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Security Measurements and Metrics (Metrisec), 2011 Third International Workshop on

Date 21-21 Sept. 2011

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  • [Title page i]

    Publication Year: 2011 , Page(s): i
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  • [Title page iii]

    Publication Year: 2011 , Page(s): iii
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  • [Copyright notice]

    Publication Year: 2011 , Page(s): iv
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  • Table of contents

    Publication Year: 2011 , Page(s): v - vi
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  • Steering Committee

    Publication Year: 2011 , Page(s): vii
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  • Program Committee

    Publication Year: 2011 , Page(s): viii
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  • Reviewers

    Publication Year: 2011 , Page(s): ix
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  • Security Risk Management by Qualitative Vulnerability Analysis

    Publication Year: 2011 , Page(s): 1 - 10
    Save to Project icon | Request Permissions | Click to expandQuick Abstract | PDF file iconPDF (1289 KB) |  | HTML iconHTML  

    Security risk assessment in the requirements phase is challenging because risk factors, such as probability and damage of attacks, are not always numerically measurable or available in the early phases of development. This makes the selection of proper security solutions problematic because mitigating impacts and side-effects of solutions are not often quantifiable. In the early development phases, analysts need to assess risks in the absence of numerical measures or deal with a mixture of quantitative and qualitative data. We propose a risk analysis process which intertwines security requirements engineering with a vulnerability-centric and qualitative risk analysis method. The proposed method is qualitative and vulnerability-centric, in the sense that by identifying and analyzing common vulnerabilities the probability and damage of risks are evaluated qualitatively. We also propose an algorithmic decision analysis method that considers risk factors and alternative security solutions, and helps analysts select the most cost-effective solution. The decision analysis method enables making a decision when some of the available data is qualitative. View full abstract»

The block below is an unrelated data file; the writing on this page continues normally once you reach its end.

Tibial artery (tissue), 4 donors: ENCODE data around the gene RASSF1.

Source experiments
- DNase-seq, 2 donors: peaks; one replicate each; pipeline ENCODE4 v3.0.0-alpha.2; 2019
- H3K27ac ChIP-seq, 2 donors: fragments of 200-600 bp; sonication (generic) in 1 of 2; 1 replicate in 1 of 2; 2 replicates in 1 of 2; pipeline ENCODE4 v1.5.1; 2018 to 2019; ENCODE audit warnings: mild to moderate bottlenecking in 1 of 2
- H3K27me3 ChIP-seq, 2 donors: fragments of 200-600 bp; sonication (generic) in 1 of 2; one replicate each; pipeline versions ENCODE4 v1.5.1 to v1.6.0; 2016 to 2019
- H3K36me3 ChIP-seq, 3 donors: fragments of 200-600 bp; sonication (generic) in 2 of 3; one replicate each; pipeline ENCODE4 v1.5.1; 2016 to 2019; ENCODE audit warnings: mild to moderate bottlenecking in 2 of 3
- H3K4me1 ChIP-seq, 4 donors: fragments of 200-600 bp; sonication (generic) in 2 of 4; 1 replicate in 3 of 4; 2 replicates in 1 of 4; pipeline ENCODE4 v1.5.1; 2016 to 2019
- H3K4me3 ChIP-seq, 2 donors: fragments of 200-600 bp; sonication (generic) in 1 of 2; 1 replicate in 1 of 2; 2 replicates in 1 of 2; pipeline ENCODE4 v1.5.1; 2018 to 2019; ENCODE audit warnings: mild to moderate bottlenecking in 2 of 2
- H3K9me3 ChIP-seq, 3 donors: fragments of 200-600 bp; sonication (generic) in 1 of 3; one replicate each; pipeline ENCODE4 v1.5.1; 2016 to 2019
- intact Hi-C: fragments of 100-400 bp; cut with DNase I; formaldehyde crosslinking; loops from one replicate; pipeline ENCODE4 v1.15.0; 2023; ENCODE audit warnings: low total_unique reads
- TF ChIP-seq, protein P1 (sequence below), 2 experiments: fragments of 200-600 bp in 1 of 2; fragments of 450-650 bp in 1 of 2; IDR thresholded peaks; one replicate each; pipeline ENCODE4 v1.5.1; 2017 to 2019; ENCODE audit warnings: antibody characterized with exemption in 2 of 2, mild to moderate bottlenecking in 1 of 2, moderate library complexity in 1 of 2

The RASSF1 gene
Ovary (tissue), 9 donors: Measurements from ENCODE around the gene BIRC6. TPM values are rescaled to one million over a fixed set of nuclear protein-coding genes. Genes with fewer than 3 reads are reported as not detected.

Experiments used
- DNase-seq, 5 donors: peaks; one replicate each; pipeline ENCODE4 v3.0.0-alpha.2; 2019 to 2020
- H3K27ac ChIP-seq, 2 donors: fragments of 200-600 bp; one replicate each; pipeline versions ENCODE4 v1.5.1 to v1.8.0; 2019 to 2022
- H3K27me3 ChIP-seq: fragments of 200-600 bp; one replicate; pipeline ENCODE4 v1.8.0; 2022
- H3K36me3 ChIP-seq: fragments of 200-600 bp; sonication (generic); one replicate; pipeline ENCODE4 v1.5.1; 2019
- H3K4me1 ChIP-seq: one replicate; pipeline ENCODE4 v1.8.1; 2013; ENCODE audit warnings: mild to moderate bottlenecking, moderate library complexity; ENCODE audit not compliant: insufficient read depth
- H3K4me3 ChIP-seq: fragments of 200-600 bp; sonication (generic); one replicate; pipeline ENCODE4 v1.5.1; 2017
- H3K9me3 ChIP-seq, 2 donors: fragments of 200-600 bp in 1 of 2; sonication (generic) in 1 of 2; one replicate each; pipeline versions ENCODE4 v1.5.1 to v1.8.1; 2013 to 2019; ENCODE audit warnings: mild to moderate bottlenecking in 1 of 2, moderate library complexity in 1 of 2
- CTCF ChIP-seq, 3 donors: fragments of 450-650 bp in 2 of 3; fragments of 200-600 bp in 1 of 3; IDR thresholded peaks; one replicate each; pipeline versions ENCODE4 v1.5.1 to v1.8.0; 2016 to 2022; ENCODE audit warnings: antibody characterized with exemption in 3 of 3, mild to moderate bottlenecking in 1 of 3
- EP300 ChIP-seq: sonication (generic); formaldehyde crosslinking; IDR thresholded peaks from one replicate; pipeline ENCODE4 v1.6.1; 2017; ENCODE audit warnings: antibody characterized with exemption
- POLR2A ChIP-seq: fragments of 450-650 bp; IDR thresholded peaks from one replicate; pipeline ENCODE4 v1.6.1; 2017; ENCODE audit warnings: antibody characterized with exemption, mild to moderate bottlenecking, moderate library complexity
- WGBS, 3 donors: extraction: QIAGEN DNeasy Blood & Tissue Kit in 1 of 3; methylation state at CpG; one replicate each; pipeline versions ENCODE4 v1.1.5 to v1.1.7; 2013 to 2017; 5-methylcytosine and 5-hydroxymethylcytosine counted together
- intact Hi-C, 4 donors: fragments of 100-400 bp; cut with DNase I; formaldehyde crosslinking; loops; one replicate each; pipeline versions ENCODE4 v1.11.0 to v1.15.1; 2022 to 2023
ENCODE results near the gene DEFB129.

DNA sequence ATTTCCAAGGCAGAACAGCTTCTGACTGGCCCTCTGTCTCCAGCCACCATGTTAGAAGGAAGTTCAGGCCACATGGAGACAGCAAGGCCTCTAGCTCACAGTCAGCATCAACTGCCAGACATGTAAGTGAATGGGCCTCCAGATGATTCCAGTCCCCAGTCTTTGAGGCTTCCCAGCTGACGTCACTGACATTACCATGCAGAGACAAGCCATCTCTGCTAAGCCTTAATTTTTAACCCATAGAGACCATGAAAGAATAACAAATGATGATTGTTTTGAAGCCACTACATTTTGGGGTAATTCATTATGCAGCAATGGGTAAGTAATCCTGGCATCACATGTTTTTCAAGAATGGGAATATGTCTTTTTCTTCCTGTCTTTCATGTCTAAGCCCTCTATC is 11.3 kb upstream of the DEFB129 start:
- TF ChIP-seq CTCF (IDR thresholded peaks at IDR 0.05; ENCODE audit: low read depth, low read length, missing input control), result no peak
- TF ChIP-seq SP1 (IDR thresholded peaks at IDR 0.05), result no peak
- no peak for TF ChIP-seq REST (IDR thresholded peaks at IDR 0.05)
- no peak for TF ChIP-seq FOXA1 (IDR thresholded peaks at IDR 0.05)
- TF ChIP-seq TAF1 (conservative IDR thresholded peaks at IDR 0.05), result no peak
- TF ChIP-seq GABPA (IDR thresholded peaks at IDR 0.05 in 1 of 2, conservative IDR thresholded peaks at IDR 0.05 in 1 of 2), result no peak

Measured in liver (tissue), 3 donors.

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  • An Empirical Study of the Evolution of PHP Web Application Security

    Publication Year: 2011 , Page(s): 11 - 20
    Save to Project icon | Request Permissions | Click to expandQuick Abstract | PDF file iconPDF (1001 KB) |  | HTML iconHTML  

    Web applications are increasingly subject to mass attacks, with vulnerabilities found easily in both open source and commercial applications as evinced by the fact that approximately half of reported vulnerabilities are found in web applications. In this paper, we perform an empirical investigation of the evolution of vulnerabilities in fourteen of the most widely used open source PHP web applications, finding that vulnerabilities densities declined from 28.12 to 19.96 vulnerabilities per thousand lines of code from 2006 to 2010. We also investigate whether complexity metrics or a security resources indicator (SRI) metric can be used to identify vulnerable web application showing that average cyclomatic complexity is an effective predictor of vulnerability for several applications, especially for those with low SRI scores. View full abstract»

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  • Cyber Security Alert Warning System: A Socio-techinal Coordinate System Proposal

    Publication Year: 2011 , Page(s): 21 - 24
    Cited by:  Papers (1)
    Save to Project icon | Request Permissions | Click to expandQuick Abstract | PDF file iconPDF (285 KB) |  | HTML iconHTML  

    In this short paper we outline the problems of developing a cyber security alert warning system. We review some of the current warning systems and examine how they are related to the security metrics area. We then propose a socio-technical coordinate system to scale and classify cyber security warnings along with security posture levels. View full abstract»

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  • An Enhanced Threat Identification Approach for Collusion Threats

    Publication Year: 2011 , Page(s): 25 - 30
    Save to Project icon | Request Permissions | Click to expandQuick Abstract | PDF file iconPDF (365 KB) |  | HTML iconHTML